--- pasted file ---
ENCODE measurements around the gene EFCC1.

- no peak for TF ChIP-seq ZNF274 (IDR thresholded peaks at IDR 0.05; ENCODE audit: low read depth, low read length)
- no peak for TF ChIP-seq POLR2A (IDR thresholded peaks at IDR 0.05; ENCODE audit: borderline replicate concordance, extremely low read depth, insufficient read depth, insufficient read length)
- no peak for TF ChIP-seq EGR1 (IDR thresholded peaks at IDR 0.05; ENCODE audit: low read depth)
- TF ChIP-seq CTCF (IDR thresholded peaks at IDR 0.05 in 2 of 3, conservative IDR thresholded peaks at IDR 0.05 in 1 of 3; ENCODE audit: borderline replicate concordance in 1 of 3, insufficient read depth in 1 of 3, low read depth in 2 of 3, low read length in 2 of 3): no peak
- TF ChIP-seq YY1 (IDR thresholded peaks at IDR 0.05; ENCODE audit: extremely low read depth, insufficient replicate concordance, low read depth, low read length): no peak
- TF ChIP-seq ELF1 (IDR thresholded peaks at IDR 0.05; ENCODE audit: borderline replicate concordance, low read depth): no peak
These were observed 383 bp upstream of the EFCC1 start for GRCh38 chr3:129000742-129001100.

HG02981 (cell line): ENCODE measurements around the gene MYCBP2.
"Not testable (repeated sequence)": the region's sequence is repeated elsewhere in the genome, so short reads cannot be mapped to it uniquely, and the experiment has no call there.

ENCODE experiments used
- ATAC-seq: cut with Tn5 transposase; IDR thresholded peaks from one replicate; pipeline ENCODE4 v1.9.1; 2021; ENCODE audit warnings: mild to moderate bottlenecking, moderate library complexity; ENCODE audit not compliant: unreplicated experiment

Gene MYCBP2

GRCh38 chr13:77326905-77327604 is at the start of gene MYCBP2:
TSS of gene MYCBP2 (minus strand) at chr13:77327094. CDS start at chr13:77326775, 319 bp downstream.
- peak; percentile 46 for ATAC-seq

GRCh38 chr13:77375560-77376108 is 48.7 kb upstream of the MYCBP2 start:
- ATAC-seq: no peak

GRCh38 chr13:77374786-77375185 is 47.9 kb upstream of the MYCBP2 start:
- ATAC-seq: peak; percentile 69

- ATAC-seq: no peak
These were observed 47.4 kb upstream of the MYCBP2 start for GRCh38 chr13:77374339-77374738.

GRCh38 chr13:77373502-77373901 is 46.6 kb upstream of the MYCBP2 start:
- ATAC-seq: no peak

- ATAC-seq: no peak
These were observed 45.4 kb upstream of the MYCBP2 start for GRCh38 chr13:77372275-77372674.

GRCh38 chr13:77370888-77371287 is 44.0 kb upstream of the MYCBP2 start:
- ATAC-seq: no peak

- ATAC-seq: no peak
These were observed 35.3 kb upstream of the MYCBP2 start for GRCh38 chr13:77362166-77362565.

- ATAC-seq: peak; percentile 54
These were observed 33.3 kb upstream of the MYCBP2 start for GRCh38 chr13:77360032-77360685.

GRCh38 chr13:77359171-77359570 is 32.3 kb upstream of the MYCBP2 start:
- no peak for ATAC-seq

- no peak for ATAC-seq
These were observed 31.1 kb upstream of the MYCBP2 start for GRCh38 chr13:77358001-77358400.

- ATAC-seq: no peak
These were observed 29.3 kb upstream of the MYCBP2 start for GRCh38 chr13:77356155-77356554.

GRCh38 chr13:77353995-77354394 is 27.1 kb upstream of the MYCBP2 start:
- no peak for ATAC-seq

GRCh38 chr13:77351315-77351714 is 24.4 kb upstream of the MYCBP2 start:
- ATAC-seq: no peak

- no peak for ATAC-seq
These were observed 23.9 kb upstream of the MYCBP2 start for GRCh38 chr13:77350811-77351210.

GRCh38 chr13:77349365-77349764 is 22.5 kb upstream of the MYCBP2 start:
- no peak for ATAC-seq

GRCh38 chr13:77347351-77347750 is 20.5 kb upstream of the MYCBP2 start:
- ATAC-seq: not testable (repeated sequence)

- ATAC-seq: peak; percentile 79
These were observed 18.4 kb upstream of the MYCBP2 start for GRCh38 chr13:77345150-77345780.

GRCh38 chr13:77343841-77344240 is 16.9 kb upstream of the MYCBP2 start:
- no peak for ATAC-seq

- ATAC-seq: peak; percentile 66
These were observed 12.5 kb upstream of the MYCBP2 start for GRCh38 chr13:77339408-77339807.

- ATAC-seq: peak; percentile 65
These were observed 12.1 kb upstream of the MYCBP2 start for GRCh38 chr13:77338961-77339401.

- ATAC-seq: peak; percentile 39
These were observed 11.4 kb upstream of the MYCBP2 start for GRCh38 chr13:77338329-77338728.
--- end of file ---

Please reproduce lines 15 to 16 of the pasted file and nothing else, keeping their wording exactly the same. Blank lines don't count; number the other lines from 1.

TSS of gene MYCBP2 (minus strand) at chr13:77327094. CDS start at chr13:77326775, 319 bp downstream.
- peak; percentile 46 for ATAC-seq